WITH all the talk about a glut of referendums to come, most will have forgotten that this week marked the fourth anniversary of the referendum on the proposal to abolish Seanad Éireann, which was defeated. On the same day, October 4th, 2013, a second referendum was held on the setting up of a Court of Appeal, which was passed.
The badly-needed Court of Appeal has since been set up, however the Seanad is still in the same mess it was in, with very little done in response to all the calls there were at the time of the referendum for it to be reformed rather than abolished. In response to what he described as the ‘wallop’ he got from the electorate that was the defeat of his proposal to abolish the Seanad, the then Taoiseach, Enda Kenny, vowed that he would see to it that the people’s desire for reform of the institution would follow.
However, it was obvious that his heart was not in it, because the issue was allowed to slide down the list of political priorities and only received periodic lip service for the rest of his tenure as Taoiseach. It was Enda Kenny that had started a solo run initially with this notion he came up with to abolish the Seanad, which went on to become Fine Gael policy – even though a lot of people in his own party did not agree with it – and then government policy, before being put to the people and rejected.
In 2015, a Working Group on Seanad Reform, chaired by former senator Dr Maurice Manning, made a number of recommendations, including extending the Seanad electorate to include Irish citizens in Northern Ireland and holders of Irish passports living overseas – and we have a lot more of them now since Brexit led to a rush of UK citizens with family roots here applying for Irish passports. Other recommendations included the opening up of the vocational panels to election by popular vote in order to make the Seanad less elitist and that an interim body be set up immediately to oversee the implementation of the Working Group’s recommendations.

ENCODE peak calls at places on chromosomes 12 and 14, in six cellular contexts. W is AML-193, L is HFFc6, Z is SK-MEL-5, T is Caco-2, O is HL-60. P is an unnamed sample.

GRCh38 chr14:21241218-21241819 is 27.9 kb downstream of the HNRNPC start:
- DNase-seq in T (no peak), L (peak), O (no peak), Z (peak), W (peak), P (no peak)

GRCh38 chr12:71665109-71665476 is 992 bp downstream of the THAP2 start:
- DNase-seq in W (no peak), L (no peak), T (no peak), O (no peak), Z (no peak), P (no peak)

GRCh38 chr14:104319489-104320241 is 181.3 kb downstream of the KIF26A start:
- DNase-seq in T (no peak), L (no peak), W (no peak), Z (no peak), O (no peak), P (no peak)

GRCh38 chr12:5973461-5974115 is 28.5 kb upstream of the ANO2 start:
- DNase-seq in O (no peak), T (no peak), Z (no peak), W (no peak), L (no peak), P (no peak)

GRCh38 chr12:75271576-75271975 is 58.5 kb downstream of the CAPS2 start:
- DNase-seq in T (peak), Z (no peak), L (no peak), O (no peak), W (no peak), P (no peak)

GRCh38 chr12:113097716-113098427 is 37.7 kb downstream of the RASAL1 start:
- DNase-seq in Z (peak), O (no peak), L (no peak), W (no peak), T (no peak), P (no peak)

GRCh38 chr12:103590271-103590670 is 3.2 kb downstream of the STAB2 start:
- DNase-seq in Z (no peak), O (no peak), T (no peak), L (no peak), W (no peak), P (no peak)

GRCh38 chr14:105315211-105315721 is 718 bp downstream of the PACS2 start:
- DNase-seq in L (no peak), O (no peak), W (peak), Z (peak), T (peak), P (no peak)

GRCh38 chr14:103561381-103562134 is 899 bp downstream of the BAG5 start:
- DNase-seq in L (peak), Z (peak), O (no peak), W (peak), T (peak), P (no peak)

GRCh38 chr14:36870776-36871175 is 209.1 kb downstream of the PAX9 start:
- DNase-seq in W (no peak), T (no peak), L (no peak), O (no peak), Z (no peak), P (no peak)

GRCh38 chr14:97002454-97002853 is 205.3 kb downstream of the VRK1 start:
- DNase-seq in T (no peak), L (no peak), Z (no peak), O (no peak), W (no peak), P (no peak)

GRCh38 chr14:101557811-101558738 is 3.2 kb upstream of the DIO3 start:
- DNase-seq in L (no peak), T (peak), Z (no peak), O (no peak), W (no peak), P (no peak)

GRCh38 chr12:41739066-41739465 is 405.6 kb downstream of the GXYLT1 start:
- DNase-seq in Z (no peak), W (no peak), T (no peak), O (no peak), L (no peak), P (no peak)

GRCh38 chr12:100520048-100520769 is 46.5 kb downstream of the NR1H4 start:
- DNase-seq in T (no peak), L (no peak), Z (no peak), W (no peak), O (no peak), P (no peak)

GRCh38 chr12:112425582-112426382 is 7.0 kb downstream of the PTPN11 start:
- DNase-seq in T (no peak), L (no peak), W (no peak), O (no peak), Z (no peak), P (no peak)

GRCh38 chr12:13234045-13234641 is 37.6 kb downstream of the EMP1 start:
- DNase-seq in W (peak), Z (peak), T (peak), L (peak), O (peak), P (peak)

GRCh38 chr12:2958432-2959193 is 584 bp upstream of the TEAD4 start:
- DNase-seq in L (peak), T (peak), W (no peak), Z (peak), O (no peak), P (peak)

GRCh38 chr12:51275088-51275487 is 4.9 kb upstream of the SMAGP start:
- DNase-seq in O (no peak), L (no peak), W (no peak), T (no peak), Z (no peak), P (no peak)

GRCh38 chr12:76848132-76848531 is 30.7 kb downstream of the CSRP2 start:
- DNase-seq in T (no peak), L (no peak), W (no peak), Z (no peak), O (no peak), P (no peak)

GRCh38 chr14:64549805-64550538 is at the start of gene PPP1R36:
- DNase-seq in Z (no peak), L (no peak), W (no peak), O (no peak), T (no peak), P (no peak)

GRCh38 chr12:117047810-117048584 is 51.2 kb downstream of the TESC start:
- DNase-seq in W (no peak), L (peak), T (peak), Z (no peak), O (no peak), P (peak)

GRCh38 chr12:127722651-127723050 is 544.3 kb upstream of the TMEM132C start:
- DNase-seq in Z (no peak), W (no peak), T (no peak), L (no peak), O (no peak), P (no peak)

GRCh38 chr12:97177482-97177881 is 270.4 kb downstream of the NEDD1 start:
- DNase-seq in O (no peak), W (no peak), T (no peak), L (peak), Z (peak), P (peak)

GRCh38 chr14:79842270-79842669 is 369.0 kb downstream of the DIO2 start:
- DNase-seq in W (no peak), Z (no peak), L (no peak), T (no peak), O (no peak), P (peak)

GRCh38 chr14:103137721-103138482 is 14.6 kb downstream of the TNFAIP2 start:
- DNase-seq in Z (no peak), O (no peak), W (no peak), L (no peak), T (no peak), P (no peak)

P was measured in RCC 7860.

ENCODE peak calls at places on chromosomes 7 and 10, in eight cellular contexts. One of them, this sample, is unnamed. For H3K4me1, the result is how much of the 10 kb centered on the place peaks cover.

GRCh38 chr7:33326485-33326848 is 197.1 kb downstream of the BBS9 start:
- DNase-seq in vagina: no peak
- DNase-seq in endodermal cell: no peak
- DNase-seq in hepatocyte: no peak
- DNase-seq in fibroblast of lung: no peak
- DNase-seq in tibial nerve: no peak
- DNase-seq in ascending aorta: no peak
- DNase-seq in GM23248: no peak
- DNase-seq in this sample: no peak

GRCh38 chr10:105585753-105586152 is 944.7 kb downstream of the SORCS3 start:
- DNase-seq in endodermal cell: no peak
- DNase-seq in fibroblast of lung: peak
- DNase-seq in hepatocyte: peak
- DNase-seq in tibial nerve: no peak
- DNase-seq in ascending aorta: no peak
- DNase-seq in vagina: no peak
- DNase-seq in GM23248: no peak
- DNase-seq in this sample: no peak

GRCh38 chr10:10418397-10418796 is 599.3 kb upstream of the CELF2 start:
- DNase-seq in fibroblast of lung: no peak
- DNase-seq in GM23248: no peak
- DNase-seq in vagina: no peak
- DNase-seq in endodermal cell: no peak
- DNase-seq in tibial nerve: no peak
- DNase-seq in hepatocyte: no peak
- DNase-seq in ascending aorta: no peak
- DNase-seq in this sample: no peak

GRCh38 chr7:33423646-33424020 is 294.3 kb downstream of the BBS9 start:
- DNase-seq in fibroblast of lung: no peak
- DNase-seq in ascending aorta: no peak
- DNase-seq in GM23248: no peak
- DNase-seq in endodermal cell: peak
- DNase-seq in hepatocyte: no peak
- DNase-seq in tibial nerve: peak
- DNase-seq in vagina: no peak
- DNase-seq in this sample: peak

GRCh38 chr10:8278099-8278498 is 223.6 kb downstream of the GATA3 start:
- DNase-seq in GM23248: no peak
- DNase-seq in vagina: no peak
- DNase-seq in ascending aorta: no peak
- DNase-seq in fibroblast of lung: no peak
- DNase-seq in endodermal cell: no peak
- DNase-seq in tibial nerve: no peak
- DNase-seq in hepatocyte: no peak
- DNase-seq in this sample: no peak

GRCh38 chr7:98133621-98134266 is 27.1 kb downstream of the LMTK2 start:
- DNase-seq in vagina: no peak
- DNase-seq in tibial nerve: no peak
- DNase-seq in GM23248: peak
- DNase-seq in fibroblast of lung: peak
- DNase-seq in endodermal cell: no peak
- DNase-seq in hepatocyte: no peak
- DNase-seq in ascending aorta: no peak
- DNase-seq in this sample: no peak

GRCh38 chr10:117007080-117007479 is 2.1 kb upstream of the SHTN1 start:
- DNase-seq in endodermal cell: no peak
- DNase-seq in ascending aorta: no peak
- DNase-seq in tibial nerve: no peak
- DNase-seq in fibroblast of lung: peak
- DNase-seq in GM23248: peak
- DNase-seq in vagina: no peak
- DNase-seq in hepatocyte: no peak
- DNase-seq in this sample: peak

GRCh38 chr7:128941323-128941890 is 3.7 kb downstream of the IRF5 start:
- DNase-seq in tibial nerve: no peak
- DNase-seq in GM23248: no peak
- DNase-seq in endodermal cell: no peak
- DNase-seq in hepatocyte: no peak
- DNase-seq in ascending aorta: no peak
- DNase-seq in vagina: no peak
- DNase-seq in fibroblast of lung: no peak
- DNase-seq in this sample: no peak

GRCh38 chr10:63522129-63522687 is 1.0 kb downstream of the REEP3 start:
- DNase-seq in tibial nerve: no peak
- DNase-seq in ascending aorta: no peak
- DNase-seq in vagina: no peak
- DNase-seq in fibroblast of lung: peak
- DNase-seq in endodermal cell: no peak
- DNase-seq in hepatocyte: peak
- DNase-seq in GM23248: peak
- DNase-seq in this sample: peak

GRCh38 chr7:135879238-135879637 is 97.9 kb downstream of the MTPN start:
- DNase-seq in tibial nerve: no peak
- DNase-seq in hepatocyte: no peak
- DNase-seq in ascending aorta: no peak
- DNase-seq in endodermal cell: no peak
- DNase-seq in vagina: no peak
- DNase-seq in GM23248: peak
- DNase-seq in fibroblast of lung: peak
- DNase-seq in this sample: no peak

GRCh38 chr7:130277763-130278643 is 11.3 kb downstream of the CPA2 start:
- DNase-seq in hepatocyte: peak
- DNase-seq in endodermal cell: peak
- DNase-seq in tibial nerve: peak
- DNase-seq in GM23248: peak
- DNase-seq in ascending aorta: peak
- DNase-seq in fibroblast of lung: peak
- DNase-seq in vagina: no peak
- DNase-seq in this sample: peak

Unfortunately, nothing much has happened in this regard and the report – like many other previous ones – seems to be gathering dust on some shelf in the bowels of Government Buildings.
In hindsight, it was never likely that the chastened Enda Kenny would be championing the reforms, given his attitude to the Upper House, but one should expect some action from his successor as Taoiseach, Leo Varadkar, on the matter. The Programme for a Partnership Government, agreed in May 2016, acknowledged that significant reform of the Seanad itself is now long overdue and promised: ‘We will pursue the implementation of the Manning Report, as a priority.’
The recommendations were obviously not implemented in time for last year’s general election and we ended up with the same old same old democratically-deficient Seanad again. If one is to go by what the political pundits are predicting, we could be in line for another general election in a little over 12 months from now when the minority government’s ‘Confidence and Supply’ agreement with Fianna Fáil will run out after the announcement of Budget 2019.
It would be nothing short of scandalous if the recommendations of the Working Group on Seanad Reform were not implemented before then.